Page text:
“I was convinced that person was Kanye West,” Woodbury said.
His colleagues cackled then. Now they’re taking a closer look at the very real impact West could have on the 2020 presidential election.
But like so many citizens of Presidential Election Town — journalists, commentators, strategists, data analysts, etc. — when it comes to West, Woodbury is of two distinct minds.
“I do not want to take Kanye West seriously,” said Woodbury, a partner at HIT Strategies, a political research firm focused on women, minorities and millennials. “But I know that we have to.”
And that’s the core of the conundrum called Kanye in 2020.
He’s a Grammy-winning musical genius. He’s a MAGA hat-wearing booster for President Trump. Wait, no — he took the hat off. But he still thinks Trump is pretty great. West’s music — sounding like an exposed nerve at times and a blood-slicked blade at others — has spoken to the black community’s triumphs and tragedies. Then he said that the 400 years of enslavement African Americans endured sounded “like a choice.” He has been diagnosed with bipolar disorder. He proudly does not take his prescribed medication.
West is a frustrating puzzle for fans and critics alike. The pieces look like they should fit together to form a cohesive picture, but some are too jagged, others too smooth. And none can be simply left in the box.
After announcing his candidacy via Twitter on the Fourth of July, the roller coaster that is West’s path to the White House began.
Could he even run? The deadline to get his name printed on the ballot in several states had already passed. On July 8, West called Forbes magazine — whose validation he seemingly craves because of the publication’s billionaires list — to talk policy. The resulting interview is a brain dump of bizarre ideas involving the fictional country of Wakanda and Tesla chief Elon Musk.
The next day, TMZ reported that West’s family (read: the Kardashian machine) was concerned that he was in the throes of a manic episode brought on by his bipolar disorder.
Later, New York magazine reported that Steve Kramer, a New York-based campaign consultant who said he had been working with West, declared that the rapper was officially “out” of the race. But about the same time, Ye was hitting send on a Twitter video showing the superstar registering to vote for the first time. And on Wednesday, West filed the Federal Election Commission paperwork required to appear on the ballot in Oklahoma.
Is your head spinning? Are your eyes rolling? Fair enough. But — according to Chris Redfield — we still can’t ignore Kanye West.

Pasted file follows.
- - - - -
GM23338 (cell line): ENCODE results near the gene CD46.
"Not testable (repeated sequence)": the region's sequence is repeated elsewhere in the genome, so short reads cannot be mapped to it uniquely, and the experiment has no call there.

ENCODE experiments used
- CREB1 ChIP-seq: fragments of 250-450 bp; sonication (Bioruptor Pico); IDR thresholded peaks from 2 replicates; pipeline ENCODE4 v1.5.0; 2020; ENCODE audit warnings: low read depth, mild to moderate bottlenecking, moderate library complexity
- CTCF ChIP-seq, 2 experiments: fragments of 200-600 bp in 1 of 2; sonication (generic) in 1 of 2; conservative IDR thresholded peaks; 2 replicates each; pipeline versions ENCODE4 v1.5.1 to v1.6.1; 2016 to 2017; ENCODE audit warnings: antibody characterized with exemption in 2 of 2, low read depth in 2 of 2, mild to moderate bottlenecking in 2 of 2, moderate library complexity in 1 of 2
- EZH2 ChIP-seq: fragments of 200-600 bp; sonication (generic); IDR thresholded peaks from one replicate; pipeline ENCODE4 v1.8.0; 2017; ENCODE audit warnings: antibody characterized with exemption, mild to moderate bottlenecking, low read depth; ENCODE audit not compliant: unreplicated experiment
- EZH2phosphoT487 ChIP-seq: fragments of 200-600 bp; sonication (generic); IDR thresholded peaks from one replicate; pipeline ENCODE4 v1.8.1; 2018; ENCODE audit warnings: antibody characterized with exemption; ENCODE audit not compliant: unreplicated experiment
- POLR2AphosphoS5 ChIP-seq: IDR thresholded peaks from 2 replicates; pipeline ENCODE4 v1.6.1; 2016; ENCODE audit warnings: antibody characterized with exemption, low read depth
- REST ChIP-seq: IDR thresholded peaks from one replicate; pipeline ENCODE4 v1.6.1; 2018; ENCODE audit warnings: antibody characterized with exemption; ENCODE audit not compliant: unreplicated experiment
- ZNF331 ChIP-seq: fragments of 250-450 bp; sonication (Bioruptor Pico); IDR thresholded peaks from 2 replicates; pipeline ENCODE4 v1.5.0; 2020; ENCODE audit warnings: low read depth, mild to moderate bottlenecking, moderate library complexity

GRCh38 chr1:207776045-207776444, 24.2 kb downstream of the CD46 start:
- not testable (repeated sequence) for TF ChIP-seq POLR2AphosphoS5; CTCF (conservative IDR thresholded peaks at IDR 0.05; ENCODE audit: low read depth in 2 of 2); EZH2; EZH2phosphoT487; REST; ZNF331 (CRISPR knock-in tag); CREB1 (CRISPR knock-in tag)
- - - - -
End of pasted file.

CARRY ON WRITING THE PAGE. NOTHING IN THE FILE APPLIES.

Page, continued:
Redfield is the research director at Redfield & Wilton Strategies based in the United Kingdom. On Tuesday, his firm released results of the first national U.S. poll with West’s name included as a candidate in the November election. Of the 2,000 registered U.S. voters polled, 2 percent said they would vote for West.
“Most don’t take him seriously and don’t think he is actually going to run. That it’s just [West] injecting himself into a public debate,” Redfield said.
But publicity stunt or no, it would be a mistake, added Redfield, to simply discount the “College Dropout” hitmaker.
As a rule, the polling firm pays close attention to third-party candidates because of their potential to shake up the status quo. That was the calculus at Redfield & Wilton for adding West into their data research. So, for as long as it is officially possible for West to be in the race, the firm will be tracking his progress.
“We measure all the variables that could have an impact,” Redfield said. “It would be a mistake not to at least look at the prospect of what happens if he does run.”
That’s the major question: What could happen? What do the next four months of political discourse look like if West continues to flirt with a presidential run?
Even with the leaks in cultural capital because of his own combustible comments about slavery, Trump and the 13th Amendment, West is still viewed by some as a powerful symbol of protest.
His first real political moment came in 2005. From the stage of a live Hurricane Katrina telethon fundraiser, the rapper went completely off script (or did he?) and declared, “George Bush doesn’t care about black people.” That was almost a decade and a half ago. But West’s singular ability to tap into the roadblocks and rapture of his community is still apparent in his art.
His recent video “Wash Us in the Blood” is an exhibition of both black celebration and black pain. There is police brutality, pulpit praise and gangsters walking through prison halls. Next to those images West’s pixelated face appears on screen rapping about fake news, the holy spirit and how misunderstood he is.